Just recentlly I was about to hold release planning workshop with domain experts of the customer. And to my huge surprize this customer were prepared! They made diagram that displayed current process. And I must admit I liked it.
I am using word “flowchart” to denote way my customer prepared their diagram because it displayed mixed flow of control and objects plus some additional support information. Sure there is similar diagram in UML – activity diagram. I find though activity diagrams quite difficult to explain for someone who is not familiar with UML. Yes, you can teach your customer UML, but what if he is not interested or willing to. What if there is actually alternative and more or less equal ways to display same information without having to learn UML.
Check out the flowchart of my customer (I beautified and modified it ofcourse):
Well, original diagram was even simpler since it didn’t had object flow. I added object flow to the diagram by reflex and now am too lazy to delete it. I think you will still get the point. And the point is – besides simplified display of activities, there are two additional areas on the both sides of diagram that let you
1. much better understand who is having the ball at the moment
2. adds relevant information without cluttering diagram
Yes, it is possible to display same information using activity diagram, e.g. like this:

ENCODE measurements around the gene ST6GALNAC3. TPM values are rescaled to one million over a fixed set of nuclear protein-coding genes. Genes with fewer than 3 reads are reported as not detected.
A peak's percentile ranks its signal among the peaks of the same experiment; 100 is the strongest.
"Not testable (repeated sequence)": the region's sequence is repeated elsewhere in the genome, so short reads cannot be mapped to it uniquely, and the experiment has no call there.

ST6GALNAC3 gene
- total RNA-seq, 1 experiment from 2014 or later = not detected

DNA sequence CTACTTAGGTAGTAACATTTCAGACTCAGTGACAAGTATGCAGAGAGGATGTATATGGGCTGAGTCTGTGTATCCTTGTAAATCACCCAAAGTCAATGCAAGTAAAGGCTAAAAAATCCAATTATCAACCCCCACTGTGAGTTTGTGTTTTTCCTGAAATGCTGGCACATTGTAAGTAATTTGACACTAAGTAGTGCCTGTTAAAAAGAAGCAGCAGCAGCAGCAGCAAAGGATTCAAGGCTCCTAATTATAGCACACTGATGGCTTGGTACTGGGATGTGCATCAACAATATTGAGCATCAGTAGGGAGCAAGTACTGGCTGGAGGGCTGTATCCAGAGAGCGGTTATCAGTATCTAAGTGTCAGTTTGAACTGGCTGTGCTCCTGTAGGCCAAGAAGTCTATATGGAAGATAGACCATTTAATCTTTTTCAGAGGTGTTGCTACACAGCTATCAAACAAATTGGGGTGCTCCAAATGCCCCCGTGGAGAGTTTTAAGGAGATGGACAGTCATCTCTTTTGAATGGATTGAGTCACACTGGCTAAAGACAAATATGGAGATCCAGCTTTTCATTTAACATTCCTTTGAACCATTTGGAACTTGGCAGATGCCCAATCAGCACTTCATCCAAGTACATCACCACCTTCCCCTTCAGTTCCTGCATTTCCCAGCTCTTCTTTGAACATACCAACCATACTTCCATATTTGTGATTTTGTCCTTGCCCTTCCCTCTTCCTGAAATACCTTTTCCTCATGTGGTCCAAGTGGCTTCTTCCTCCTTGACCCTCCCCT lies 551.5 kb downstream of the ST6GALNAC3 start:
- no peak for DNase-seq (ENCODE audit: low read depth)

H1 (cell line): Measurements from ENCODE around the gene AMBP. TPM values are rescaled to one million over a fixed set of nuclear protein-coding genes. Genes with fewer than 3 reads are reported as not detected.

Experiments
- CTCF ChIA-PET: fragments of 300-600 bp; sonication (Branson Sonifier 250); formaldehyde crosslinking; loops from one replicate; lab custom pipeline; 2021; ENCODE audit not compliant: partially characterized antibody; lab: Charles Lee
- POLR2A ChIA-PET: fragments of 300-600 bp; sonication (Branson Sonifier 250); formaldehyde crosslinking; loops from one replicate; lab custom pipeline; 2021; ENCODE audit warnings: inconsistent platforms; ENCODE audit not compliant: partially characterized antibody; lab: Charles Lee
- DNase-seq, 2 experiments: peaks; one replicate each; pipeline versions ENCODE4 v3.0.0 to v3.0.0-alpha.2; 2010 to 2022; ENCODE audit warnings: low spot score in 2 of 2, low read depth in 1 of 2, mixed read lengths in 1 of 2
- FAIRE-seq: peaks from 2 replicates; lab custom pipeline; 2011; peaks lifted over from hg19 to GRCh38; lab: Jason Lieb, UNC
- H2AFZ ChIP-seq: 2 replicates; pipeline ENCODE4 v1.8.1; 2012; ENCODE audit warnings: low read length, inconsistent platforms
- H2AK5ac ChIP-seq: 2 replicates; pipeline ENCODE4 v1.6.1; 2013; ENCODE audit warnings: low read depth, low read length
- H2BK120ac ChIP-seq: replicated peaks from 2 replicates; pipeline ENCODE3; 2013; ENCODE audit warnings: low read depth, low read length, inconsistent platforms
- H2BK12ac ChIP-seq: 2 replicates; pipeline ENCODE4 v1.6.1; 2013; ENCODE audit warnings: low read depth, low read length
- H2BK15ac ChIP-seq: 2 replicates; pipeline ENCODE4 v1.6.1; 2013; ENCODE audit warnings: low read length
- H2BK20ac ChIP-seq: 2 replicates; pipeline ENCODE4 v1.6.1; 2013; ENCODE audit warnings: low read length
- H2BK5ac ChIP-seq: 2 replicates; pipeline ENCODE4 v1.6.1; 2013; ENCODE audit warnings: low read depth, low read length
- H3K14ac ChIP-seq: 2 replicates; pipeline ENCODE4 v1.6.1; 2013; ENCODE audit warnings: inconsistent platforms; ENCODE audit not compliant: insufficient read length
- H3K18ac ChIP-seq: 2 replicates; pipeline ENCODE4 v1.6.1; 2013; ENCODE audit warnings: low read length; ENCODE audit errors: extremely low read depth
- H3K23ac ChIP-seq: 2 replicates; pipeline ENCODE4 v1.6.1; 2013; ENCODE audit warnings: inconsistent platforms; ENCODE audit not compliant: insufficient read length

My opinnion is – the UML-compliant version of diagram is cluttered, responsibilities not as clear as in first version, if activity is shared by two actors (like “agree on delivery conditions based on availability”) – for me a question pops up if placing activity on the border between two swimlanes is formatting error or intended. Additionally, I think that additional information in notes is not as prominent as it is in the first, non-compliant diagram. Finally, I should’ve ben adding third swimlane for final node since it is being executed by someone else and not purchasing agent.
Sure the differences between two diagrams above are not that huge. But I think that when it comes to acceptance of one or another modeling methodology the devil is in the detail. So I say, for the sake of your customer and productive joint effort, feel free to give up formalism and concentrate on enhancing understanding and readability versus trying to hold on to standard.